PH: Knowledge of these facts and events was prohibited during the Soviet period, and many realities were distorted and interpreted diametrically backwards by the official history. The archives have been open since the 1990s.
As a personal example, I knew vaguely that some of my relatives had died of starvation, that my parents, as children, had escaped and were happy. But they didn’t speak about it. I did not know the extent of the events nor especially that it was a policy of the authorities and no one had told the story until the 1990s.
I had the feeling that I myself was also guilty of something, because I was a Pioneer and a Comsomolist [Komsomolets] and I had believed in what we were told at school, that “we were liberated by the Soviet Army, that in 1940 we were backward, without culture, without a developed economy, that we were illiterate”.
At the level of our collective mind there remains both a great emptiness and a great confusion – there has been no acceptance, no awareness of the crimes orchestrated by the communist regime as has happened with those of fascism.
NA: Though based in Romania, the International Days Festival must have extra importance for you because Suceava is right on the border with Moldova – and also with Ukraine.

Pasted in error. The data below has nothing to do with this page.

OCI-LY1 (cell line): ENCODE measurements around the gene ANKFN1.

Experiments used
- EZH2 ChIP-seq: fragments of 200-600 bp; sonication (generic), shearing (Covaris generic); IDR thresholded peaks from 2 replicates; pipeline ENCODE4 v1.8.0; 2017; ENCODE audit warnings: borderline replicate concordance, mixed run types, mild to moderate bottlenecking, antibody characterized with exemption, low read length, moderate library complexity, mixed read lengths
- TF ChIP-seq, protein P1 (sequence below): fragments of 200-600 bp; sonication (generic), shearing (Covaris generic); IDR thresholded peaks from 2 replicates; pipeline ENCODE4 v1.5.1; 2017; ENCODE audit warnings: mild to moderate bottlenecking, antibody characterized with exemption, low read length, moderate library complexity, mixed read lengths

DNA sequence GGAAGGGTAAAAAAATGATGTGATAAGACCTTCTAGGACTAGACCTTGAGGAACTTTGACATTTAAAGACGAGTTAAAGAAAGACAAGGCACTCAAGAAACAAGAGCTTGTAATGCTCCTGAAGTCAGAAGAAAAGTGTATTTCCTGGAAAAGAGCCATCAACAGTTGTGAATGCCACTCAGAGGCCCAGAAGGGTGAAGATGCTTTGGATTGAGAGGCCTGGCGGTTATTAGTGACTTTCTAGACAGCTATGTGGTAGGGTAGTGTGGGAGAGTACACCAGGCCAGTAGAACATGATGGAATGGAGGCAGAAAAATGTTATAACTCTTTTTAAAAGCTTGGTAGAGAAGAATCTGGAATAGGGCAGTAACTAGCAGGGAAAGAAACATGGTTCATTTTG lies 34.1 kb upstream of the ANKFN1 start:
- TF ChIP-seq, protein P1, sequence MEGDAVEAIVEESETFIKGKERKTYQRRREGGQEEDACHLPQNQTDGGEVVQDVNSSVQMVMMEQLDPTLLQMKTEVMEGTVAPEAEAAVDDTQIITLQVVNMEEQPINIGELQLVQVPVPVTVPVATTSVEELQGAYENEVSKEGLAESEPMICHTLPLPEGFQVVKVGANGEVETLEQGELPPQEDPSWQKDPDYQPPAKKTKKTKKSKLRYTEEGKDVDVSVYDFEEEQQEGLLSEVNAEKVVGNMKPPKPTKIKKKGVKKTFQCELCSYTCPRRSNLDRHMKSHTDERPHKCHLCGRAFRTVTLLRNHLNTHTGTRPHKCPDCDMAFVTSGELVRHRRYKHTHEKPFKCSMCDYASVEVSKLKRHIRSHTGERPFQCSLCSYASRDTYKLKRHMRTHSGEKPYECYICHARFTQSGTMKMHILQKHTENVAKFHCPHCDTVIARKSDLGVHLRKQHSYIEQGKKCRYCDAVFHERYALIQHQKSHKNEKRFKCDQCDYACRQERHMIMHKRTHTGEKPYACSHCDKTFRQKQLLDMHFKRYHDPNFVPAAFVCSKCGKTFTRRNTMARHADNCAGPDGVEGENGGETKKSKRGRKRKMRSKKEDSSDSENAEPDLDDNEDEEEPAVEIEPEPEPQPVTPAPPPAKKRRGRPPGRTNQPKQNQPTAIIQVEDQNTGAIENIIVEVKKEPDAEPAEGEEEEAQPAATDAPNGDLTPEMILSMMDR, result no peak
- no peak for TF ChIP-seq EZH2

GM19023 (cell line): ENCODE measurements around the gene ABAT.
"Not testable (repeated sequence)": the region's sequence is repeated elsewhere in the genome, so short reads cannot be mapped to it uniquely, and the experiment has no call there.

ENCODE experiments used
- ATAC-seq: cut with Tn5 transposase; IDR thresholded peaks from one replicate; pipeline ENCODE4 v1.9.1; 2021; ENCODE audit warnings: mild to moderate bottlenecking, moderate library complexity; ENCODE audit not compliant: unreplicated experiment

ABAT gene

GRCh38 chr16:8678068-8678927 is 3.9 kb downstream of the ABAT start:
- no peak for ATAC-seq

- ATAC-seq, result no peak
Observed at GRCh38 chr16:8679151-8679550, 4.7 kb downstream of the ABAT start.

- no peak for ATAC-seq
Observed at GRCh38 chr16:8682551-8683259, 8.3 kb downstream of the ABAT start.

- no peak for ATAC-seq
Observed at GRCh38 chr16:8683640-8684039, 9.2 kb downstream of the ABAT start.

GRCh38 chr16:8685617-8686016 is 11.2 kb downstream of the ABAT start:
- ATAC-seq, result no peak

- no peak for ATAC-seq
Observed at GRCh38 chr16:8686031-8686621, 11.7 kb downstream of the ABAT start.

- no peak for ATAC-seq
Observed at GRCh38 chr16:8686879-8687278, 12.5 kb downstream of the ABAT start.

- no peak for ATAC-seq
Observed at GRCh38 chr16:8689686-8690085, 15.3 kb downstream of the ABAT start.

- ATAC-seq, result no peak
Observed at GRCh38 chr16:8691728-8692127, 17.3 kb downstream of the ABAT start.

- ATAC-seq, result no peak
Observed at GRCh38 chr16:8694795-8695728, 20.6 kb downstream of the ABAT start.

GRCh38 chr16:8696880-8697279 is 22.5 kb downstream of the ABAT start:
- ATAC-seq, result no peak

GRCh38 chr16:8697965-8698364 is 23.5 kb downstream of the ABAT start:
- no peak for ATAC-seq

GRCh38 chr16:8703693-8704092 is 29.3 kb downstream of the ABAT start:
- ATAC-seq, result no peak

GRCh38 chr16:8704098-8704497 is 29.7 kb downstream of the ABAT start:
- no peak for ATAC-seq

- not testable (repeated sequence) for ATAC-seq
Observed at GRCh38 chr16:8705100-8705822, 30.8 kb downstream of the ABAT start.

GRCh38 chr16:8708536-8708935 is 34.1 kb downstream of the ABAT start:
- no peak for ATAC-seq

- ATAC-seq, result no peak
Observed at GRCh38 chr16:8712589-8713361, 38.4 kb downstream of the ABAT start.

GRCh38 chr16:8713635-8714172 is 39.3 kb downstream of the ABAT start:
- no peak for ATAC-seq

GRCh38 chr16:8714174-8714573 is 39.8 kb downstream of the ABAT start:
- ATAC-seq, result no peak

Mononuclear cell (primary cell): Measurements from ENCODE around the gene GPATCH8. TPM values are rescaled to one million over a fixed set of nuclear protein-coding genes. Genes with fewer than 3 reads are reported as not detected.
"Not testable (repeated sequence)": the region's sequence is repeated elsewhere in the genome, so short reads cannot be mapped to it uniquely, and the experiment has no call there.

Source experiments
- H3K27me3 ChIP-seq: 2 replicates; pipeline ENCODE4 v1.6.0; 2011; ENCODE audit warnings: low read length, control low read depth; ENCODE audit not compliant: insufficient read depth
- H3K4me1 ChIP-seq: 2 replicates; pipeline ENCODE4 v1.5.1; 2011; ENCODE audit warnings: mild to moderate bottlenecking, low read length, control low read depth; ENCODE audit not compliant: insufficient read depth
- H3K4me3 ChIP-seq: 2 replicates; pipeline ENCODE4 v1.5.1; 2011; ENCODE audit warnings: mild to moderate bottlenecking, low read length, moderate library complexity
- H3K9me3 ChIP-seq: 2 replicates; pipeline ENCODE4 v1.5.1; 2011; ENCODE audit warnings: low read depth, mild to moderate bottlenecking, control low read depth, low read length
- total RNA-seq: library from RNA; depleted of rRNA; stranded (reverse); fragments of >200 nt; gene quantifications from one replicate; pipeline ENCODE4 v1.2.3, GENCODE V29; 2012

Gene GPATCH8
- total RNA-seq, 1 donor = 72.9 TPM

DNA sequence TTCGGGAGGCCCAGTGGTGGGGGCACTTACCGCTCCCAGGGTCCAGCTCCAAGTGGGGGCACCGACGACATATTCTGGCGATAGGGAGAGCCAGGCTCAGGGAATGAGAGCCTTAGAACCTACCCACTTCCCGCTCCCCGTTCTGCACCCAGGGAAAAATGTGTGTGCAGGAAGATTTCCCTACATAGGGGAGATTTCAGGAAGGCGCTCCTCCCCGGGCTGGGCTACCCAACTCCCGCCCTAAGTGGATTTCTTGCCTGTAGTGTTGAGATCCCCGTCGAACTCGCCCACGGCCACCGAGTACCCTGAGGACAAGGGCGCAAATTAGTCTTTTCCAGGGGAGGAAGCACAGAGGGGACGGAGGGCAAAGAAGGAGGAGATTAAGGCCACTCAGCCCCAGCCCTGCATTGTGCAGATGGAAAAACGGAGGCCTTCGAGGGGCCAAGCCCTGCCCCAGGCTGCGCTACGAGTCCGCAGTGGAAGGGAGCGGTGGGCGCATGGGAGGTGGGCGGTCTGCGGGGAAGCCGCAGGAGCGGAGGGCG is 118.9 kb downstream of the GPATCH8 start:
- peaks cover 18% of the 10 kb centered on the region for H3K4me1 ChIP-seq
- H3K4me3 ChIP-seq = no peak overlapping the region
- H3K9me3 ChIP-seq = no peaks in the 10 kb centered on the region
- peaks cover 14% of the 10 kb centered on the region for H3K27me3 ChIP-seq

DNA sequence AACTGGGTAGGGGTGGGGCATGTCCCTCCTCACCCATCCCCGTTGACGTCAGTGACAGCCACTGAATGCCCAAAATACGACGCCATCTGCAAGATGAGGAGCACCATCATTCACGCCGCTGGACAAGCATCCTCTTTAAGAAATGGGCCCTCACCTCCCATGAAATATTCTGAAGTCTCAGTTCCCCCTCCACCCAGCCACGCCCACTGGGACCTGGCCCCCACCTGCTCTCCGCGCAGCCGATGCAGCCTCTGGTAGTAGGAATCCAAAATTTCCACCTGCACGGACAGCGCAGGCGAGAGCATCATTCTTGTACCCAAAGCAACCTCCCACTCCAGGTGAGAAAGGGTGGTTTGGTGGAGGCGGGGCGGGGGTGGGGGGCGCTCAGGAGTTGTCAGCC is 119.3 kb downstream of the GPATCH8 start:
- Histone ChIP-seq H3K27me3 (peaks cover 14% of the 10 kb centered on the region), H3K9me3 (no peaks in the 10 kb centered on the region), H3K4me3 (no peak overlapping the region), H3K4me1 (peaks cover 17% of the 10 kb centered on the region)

PH: The festival has become a key event in our cultural calendar, and I need to point out that Matei Vişniec enjoys enormous respect and admiration in Romania as a man of culture, through his poetry, his novels and his plays, which are produced on stages in so many countries – and that is why he connects as a journalist and broadcaster, as an opinion-maker you can trust.
That’s an extraordinary thing – and an important one, especially today when peace and stability in our world have become so fragile. After two years of pandemic and the sudden war that is taking place in a country that we share our borders with, in Moldova we have come to feel acutely aware of the price of freedom and peace.
We have constantly lived under the threat that our freedom is endangered and we risk losing it again, as happened in 1940. That is why we live with great intensity every moment of freedom we still have.
Ukraine’s Chernivtsi Drama Theatre and playwright Neda Nejdana also participated in the festival, and this reminds us that artists in Ukraine are at war, where not only young soldiers but also children, the elderly, women die every day. It is a war between two worlds: one that believes in dictatorship and order imposed with an iron fist, and one that believes in the world of democracy and freedom.
Along with Siberian Files, the Mihai Eminescu Theatre has also brought to the festival our new production of Matei’s play How to Explain the History of Communism to Mental Patients – we first staged it in 2021 with director Cristian Hadji-Culea, who is also artistic director of the National Theatre of Iași [the biggest city in northeast Romania].